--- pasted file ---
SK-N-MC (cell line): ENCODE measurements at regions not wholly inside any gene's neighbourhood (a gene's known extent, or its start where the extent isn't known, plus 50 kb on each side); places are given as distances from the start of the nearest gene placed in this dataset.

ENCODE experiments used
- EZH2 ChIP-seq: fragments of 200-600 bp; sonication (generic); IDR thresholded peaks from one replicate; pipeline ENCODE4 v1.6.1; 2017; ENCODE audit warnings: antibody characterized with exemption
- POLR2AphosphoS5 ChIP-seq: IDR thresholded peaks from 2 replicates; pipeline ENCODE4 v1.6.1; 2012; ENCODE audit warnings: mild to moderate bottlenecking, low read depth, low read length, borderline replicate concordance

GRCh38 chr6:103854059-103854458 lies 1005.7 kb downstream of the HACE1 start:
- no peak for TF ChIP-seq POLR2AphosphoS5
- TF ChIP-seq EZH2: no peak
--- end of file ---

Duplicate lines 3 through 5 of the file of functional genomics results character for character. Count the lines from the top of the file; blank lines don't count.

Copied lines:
- EZH2 ChIP-seq: fragments of 200-600 bp; sonication (generic); IDR thresholded peaks from one replicate; pipeline ENCODE4 v1.6.1; 2017; ENCODE audit warnings: antibody characterized with exemption
- POLR2AphosphoS5 ChIP-seq: IDR thresholded peaks from 2 replicates; pipeline ENCODE4 v1.6.1; 2012; ENCODE audit warnings: mild to moderate bottlenecking, low read depth, low read length, borderline replicate concordance

GRCh38 chr6:103854059-103854458 lies 1005.7 kb downstream of the HACE1 start: